The 3 Simple Questions Jeff Bezos Asks Himself Before Making a Hiring Decision
Jeff Bezos had a personal playbook for hiring protocol.
PHOTO CREDIT: Getty Images
Amazon makes him millions of dollars per day. While his net worth of $156 billion has been the subject of hundreds of blog posts recently, it's his ability to create a company from the ground up that is so impressive.
Although he is often criticized for employee standards and low wages, there's no denying that whatever he did, worked.
So how did he find top talent and create the Kingdom of Amazon?
He asks himself three simple questions before hiring anyone.
1. "Will you admire this person?"
For the CEO of Amazon, it seems that being impressed with the person he was hiring was a top priority. The very first question he would ask before making a final decision was whether or not this was someone he would want to emulate.
This is a great point of reference, because if you can't see yourself admiring a new hire, you won't be making yourself better.
Bezos knew that creating a company culture that supported itself and forced everyone to grow was the only way to make his vision a reality.
This was an unshakeable truth: he had to look up to the people who entered the company.
2. "Will this person raise the average level of effectiveness of the group they're entering?"
Aside from just being a human being that he could admire, Bezos was very interested in productivity. And this approach obviously panned out pretty nicely for him.
The effectiveness of his employees was essential to the success of Amazon's breakneck delivery speed, and one of the biggest factors in helping them take over the planet.
Still, Bezos wanted to make his teams faster and better with each new hire. Seeing it this way was integral to pushing longstanding employees to the next level.
He also was more pointed about the hires and how they would interact with the other members of the team. If they could boost the productivity of the entire team, they would be worth many times more than just their annual salary--they would help him build an empire.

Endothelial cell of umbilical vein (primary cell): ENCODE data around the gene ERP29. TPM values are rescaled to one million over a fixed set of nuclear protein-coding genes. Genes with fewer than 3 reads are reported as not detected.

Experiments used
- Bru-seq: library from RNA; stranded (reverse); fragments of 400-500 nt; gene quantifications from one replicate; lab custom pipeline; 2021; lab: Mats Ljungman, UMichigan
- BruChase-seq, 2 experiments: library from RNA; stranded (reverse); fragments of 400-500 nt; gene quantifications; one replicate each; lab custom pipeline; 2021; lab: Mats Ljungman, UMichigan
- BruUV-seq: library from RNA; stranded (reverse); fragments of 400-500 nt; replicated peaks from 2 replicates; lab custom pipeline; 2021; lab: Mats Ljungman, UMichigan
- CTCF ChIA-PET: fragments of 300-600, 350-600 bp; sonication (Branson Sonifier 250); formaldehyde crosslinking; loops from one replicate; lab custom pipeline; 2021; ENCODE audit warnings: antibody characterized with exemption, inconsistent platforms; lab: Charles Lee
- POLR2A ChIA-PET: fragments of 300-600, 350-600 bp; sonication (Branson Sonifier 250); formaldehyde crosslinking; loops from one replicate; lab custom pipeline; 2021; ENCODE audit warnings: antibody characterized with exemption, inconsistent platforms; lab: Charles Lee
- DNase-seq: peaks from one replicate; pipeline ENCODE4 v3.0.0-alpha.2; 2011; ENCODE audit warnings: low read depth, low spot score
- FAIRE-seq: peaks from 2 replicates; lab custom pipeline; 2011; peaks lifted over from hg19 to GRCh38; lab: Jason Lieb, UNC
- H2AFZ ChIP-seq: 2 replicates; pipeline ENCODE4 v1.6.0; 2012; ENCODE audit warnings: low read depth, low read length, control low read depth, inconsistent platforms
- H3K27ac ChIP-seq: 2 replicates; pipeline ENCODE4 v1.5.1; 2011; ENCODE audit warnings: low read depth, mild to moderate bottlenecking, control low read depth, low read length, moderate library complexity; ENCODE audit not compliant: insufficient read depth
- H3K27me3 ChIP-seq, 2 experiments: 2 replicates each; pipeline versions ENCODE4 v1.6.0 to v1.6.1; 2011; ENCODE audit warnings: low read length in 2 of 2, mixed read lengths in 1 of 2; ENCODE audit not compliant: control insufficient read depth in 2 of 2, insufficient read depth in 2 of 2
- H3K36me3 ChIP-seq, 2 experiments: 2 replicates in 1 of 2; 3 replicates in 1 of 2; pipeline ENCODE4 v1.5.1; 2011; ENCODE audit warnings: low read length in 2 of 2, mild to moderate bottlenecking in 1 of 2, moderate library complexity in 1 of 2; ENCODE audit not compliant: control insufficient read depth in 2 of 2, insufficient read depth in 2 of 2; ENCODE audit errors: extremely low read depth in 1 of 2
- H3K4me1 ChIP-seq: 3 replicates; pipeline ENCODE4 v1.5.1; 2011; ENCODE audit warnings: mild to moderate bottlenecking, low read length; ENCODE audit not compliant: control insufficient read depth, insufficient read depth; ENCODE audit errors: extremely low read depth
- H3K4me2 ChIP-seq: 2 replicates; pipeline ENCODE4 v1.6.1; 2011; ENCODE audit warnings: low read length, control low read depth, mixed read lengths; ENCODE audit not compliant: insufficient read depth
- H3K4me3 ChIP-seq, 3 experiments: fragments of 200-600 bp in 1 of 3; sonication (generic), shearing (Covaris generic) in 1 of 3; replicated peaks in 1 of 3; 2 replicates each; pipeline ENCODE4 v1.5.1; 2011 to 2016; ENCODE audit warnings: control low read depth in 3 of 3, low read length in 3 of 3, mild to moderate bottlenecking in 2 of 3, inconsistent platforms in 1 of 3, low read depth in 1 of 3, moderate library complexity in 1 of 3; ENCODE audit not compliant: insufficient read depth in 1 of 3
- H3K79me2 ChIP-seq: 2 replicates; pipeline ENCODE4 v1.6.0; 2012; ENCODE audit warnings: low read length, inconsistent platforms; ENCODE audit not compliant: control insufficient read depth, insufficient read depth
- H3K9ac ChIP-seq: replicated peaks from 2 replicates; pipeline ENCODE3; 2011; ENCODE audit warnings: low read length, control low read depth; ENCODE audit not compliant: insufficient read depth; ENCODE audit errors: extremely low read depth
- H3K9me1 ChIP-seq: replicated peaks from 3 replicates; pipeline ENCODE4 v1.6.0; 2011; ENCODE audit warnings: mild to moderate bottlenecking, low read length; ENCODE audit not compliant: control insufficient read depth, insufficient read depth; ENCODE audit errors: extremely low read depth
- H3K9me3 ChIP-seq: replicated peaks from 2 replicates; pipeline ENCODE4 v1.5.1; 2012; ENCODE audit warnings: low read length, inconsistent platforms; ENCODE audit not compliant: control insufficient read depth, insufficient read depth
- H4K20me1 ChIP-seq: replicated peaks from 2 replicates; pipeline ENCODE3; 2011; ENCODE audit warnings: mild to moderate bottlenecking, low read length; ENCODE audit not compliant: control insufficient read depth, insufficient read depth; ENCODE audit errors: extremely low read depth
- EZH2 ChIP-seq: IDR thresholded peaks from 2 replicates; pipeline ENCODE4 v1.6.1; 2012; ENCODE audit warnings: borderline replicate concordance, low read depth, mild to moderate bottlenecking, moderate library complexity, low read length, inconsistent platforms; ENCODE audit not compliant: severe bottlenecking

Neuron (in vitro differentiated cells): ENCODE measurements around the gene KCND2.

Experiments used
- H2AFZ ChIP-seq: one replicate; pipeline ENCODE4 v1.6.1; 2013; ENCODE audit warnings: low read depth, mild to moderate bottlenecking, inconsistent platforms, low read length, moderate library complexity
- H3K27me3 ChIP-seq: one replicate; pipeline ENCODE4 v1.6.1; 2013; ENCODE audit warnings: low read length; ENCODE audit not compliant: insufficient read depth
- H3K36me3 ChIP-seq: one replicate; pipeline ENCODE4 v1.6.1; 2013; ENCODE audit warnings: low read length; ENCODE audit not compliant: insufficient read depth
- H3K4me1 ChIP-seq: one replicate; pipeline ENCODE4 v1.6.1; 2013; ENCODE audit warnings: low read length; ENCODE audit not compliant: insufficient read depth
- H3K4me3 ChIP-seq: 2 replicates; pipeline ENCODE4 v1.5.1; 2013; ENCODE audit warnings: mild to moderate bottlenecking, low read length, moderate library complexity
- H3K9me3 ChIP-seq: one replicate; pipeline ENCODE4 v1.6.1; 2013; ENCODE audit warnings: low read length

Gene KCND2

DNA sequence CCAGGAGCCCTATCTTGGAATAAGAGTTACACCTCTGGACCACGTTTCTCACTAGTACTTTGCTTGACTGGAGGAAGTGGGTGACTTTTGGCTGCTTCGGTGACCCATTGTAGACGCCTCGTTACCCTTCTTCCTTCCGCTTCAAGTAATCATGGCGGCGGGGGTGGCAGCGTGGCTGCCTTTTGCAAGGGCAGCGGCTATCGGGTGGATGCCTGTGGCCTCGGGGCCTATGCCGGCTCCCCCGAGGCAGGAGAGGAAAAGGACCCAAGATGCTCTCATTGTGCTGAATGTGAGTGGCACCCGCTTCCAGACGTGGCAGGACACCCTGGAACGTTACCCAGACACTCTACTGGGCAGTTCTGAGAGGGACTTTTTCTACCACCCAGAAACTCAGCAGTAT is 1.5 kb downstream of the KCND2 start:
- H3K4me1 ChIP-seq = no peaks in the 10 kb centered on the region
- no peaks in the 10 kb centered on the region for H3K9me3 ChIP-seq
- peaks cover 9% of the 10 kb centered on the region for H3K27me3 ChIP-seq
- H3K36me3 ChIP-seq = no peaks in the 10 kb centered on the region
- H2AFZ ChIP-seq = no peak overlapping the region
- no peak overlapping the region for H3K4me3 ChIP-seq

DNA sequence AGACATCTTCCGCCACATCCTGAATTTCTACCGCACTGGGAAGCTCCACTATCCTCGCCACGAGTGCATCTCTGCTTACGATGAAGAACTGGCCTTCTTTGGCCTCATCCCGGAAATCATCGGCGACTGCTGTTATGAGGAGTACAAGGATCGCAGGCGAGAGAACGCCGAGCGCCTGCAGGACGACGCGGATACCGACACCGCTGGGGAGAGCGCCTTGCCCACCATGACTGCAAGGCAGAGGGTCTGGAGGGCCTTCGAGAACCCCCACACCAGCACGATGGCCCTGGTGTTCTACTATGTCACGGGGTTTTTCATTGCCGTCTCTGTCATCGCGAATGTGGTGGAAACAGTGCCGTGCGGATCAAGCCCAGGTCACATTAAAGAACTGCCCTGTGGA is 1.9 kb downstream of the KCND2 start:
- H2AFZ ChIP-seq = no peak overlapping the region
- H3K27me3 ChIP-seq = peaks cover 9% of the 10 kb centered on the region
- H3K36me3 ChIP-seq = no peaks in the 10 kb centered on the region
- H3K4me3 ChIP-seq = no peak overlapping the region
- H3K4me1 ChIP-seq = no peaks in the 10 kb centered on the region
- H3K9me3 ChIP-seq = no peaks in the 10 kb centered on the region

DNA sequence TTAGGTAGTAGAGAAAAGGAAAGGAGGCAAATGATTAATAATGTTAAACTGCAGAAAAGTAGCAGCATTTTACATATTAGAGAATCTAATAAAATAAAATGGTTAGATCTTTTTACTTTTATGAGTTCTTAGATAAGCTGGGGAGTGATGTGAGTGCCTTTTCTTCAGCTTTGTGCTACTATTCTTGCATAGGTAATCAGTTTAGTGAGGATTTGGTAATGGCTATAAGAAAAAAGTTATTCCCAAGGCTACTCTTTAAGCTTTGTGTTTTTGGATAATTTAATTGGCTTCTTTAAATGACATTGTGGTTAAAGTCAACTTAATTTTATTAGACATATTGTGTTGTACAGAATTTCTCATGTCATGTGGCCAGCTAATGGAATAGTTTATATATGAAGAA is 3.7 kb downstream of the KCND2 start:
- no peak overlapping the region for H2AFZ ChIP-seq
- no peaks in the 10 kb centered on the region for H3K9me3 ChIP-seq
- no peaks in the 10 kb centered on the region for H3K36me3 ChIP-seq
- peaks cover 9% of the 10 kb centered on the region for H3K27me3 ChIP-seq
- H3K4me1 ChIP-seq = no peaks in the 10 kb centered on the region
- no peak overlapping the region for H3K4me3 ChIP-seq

I remember making a hire for a company several years ago, when I instinctively new that she would replace her boss in five years. Some managers would see that as a threat and choose a less ambitious candidate, I made the decision and hired her, and she turned out to be a real game-changer.
3. "Along what dimension might this person be a superstar?"
This third and final question is where the genius of Bezos really shines through. Instead of wondering only what the potential hire could do in their assigned role, he prodded deeper.
If the applicant was someone that he could admire, and someone who would make the team better, then it was obvious that person had a hidden talent which made him or her a superstar.
But this is the hardest aspect of new hires to uncover: where are their true talents hiding, and how can we develop them more effectively?
This is what it takes to become great at making new hires.
In my experience, I've seen that the best hiring managers know how to ask questions that break the mold to really gauge a candidate's potential. When done right I've seen new hires grow to lead entire new departments--created just for them. Bezos knew that you aren't just hiring the person in the chair--you're hiring their future self as well.
The more you can gauge which employees will be your best employees five or ten years down the road, the more you can create a nexus of skilled employees who can work together effortlessly.
However, he wasn't just focusing on what that employee could do today--he was also seeing if new roles, or entirely new departments, could be created based on their superpowers. That was the most ingenious method to his madness, and one of the key ingredients to Amazon's success.
Next time you are asked to interview applicants, think about how well they will fit both inside and outside of your current company culture--how could they make it better?
Steal this page out of Jeff Bezos' playbook, and aim to make your company a place where superstars make everyone else around them better.